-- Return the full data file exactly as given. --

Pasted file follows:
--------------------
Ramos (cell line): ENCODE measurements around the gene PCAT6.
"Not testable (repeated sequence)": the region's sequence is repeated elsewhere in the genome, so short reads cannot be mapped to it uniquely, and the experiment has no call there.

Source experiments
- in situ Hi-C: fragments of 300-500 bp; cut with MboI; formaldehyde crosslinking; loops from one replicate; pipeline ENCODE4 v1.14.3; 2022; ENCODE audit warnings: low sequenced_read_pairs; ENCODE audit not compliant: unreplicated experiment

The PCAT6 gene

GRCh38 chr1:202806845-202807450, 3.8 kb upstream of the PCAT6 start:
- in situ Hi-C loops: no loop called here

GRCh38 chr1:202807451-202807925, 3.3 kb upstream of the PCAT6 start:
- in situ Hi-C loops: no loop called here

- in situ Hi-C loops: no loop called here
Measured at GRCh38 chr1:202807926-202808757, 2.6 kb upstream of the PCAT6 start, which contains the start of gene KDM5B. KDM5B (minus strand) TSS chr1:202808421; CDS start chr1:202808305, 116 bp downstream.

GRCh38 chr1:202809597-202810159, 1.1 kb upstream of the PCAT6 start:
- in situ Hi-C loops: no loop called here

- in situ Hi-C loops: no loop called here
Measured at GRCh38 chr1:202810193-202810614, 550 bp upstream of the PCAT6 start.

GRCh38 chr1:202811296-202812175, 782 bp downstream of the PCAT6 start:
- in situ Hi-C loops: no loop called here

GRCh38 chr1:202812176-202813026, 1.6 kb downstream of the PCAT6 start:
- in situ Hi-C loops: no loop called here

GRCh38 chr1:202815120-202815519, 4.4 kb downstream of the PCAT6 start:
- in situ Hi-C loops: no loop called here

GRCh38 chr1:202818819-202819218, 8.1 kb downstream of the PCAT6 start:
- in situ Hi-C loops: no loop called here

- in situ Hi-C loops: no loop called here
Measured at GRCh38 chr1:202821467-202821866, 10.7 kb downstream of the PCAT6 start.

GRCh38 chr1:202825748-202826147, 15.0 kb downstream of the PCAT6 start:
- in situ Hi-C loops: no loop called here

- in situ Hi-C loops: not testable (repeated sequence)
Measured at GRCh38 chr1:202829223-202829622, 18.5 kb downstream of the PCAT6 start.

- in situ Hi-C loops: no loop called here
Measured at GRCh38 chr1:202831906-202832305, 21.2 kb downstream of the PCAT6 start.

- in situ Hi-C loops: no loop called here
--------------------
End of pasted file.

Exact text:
Ramos (cell line): ENCODE measurements around the gene PCAT6.
"Not testable (repeated sequence)": the region's sequence is repeated elsewhere in the genome, so short reads cannot be mapped to it uniquely, and the experiment has no call there.

Source experiments
- in situ Hi-C: fragments of 300-500 bp; cut with MboI; formaldehyde crosslinking; loops from one replicate; pipeline ENCODE4 v1.14.3; 2022; ENCODE audit warnings: low sequenced_read_pairs; ENCODE audit not compliant: unreplicated experiment

The PCAT6 gene

GRCh38 chr1:202806845-202807450, 3.8 kb upstream of the PCAT6 start:
- in situ Hi-C loops: no loop called here

GRCh38 chr1:202807451-202807925, 3.3 kb upstream of the PCAT6 start:
- in situ Hi-C loops: no loop called here

- in situ Hi-C loops: no loop called here
Measured at GRCh38 chr1:202807926-202808757, 2.6 kb upstream of the PCAT6 start, which contains the start of gene KDM5B. KDM5B (minus strand) TSS chr1:202808421; CDS start chr1:202808305, 116 bp downstream.

GRCh38 chr1:202809597-202810159, 1.1 kb upstream of the PCAT6 start:
- in situ Hi-C loops: no loop called here

- in situ Hi-C loops: no loop called here
Measured at GRCh38 chr1:202810193-202810614, 550 bp upstream of the PCAT6 start.

GRCh38 chr1:202811296-202812175, 782 bp downstream of the PCAT6 start:
- in situ Hi-C loops: no loop called here

GRCh38 chr1:202812176-202813026, 1.6 kb downstream of the PCAT6 start:
- in situ Hi-C loops: no loop called here

GRCh38 chr1:202815120-202815519, 4.4 kb downstream of the PCAT6 start:
- in situ Hi-C loops: no loop called here

GRCh38 chr1:202818819-202819218, 8.1 kb downstream of the PCAT6 start:
- in situ Hi-C loops: no loop called here

- in situ Hi-C loops: no loop called here
Measured at GRCh38 chr1:202821467-202821866, 10.7 kb downstream of the PCAT6 start.

GRCh38 chr1:202825748-202826147, 15.0 kb downstream of the PCAT6 start:
- in situ Hi-C loops: no loop called here

- in situ Hi-C loops: not testable (repeated sequence)
Measured at GRCh38 chr1:202829223-202829622, 18.5 kb downstream of the PCAT6 start.

- in situ Hi-C loops: no loop called here
Measured at GRCh38 chr1:202831906-202832305, 21.2 kb downstream of the PCAT6 start.

- in situ Hi-C loops: no loop called here